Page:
FM Part 1 – Explaining the Original Falcon 4.0 FM Code

The original MicroProse (MPS) FM code has been extensively criticized since the very beginning of the simulator. The time has come to give a fair vision of the quality of the flight model proposed.

First, we must admit that the level of flight simulation was kind of unique for a simulator of 1997. Specific behaviors of the real F-16, like deep stalls or the CAT 1 limiter were evidence that real pilots were involved somehow in the development of Falcon 4 (F4, for short).

Second, thanks to some independent data coders, the accuracy of the two-dimensional (2D) performances (longitudinal accels/decels, turn rates & flight envelope) of the F-16 improved a lot as different patches were released over time. The prime and latest example of this were the “HFFM” series from October of 2004. Even with the Falcon source code, almost no work was ever done to improve the MPS FM as patches were released.

However despite all the improvements possible, the F-16 FM even equipped with the best data could not match the real aircraft and suffered heavily from the comparison with more recent simulators. The following are some examples of major problems with this FM:

  • No sensations were transmitted to the virtual pilot. “Aircraft on rails” was a common expression used to describe F4 flight models. Despite the FLCS of the F-16, anyone who has seen a real F-16 flight path marker (FPM) in flight (from a HUD tape for example) could tell that the Falcon 4.0 stability was exaggerated,
  • Some specific maneuvers were impossible to perform in F4, like knife edge pass, very low speed loop…
  • Many FLCS features were very poorly simulated or even worse compared to the real A/C: CAT 3, Cruise Gains, Landing Gear (LG) Gains. This lead sometimes the virtual pilot to do the exact opposite than the real pilot to perform the same action. Forward pressure on the stick to maintain landing glide slope while the real A/C demands a constant back pressure is an example,
  • Some FLCS features were not even simulated: Aileron Rudder Interconnection (ARI), roll rate control module, the FLCS trying to maintain 1G flight, etc…,
  • Total absence of aerodynamics or inertial coupling whereas this is one of the main subjects of the F-16 and 80% of the FLCS is dedicated to manage those couplings,
  • Stall behaviors and recovery were entirely scripted, reflecting very poorly all the departures possible for the real F-16 (roll departures for instance),
  • Very poor modeling of the rudder and more generally of the yaw problems,
  • Basic mechanics concepts like inertia were poorly implemented,
  • Ground behavior and continuity between air and ground was completely faked making any landing completely unrealistic,
  • No convincing interaction with the Air mass: wind & turbulence effects.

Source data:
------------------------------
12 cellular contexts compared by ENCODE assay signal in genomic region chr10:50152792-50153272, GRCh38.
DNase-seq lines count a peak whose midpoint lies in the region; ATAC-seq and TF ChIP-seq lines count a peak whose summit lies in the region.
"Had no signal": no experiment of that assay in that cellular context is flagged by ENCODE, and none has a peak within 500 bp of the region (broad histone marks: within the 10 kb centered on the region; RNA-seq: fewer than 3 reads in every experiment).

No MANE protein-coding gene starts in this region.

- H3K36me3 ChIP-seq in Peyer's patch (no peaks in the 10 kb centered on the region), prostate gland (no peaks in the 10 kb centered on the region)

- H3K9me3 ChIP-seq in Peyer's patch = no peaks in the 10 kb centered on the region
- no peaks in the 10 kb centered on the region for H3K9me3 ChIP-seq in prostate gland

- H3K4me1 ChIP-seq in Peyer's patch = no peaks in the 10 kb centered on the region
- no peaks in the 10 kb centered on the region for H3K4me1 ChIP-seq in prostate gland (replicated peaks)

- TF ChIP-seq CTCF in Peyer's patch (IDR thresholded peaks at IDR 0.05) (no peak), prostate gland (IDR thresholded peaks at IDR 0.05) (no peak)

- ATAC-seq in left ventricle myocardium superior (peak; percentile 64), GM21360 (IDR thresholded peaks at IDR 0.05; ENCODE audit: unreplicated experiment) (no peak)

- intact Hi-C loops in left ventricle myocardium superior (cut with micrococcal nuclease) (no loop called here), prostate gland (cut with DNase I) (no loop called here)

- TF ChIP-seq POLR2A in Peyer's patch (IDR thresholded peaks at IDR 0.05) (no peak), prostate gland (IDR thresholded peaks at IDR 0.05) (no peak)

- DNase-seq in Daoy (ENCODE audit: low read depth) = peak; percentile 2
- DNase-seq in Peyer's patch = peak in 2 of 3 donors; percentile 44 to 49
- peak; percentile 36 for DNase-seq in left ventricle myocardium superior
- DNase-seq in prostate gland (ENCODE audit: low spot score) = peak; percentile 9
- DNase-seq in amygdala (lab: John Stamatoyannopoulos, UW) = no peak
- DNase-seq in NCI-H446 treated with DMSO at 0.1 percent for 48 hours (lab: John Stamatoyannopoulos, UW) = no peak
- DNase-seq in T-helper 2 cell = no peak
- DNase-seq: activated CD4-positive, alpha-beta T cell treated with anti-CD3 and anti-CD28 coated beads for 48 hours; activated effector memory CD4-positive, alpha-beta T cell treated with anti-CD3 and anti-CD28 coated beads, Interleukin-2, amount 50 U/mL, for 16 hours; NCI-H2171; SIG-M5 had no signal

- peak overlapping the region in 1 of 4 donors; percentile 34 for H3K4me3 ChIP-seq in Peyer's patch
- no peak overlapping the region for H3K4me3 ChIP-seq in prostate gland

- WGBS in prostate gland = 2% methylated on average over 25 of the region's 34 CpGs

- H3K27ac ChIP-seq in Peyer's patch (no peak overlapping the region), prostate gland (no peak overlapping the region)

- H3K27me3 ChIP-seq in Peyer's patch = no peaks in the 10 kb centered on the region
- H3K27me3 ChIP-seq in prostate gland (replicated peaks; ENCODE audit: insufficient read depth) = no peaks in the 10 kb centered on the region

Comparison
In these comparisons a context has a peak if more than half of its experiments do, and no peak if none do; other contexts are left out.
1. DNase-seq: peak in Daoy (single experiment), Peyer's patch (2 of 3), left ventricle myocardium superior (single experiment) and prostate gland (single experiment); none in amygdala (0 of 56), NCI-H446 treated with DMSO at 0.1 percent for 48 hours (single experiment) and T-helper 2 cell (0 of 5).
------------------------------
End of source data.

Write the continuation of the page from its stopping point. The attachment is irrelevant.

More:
Additionally the whole MPS FM code was built around an F-16 basis making the classic aircraft (Non Fly-By-Wire (NFBW)) aircraft completely unrealistic to fly. Remember that the original Falcon 4.0 code was not supposed to give the player the opportunity to fly anything else but the F-16.

To enter more deeply in the heart of the subject, let’s try to give a general simplified overview of the original MPS FM code.

The MPS FM code is basically built around four main modules:

1) A module that interpolates from the data files the global lift/drag and thrust at a given speed, AOA and altitude.

2) A module that takes as input the global lift/drag/thrust and calculates the motion of the center of gravity (CG) (trajectory) (Euler dot calculation)

3) A pure computerized module based on the FLCS rules of the data files (the limiters) that generates the pitch/yaw/roll rates taking into account the pilots inputs and the flight conditions (AOA is derived from that module and injected in 1)).

4) A ground module that emulates ground behavior when the A/C is on ground by giving some turn rates/radius on ground. This module impacts directly on trajectory and supersedes partially the module number 2) here above (this leads to a major discontinuity between Air and Ground)

The major problem of this code is that the pitch/yaw/roll were not directly linked with the CG trajectory. To summarize, that means that the computed trajectory of the A/C may not be coherent with the attitude of the aircraft. This can be noticed at low speed where pitch rates were not physically possible compared to the trajectory.

Additionally as the module that rules the pitch/yaw/roll rate was purely mathematical and struggled into rules, this ended with the “A/C on rails” sensation, because nothing was dynamically computed but followed math rules rather than physics ones.

From this analysis, in August 2006 we decided to develop completely new FM code that could not only handle a far more realistic F-16 but also general NFBW aircraft.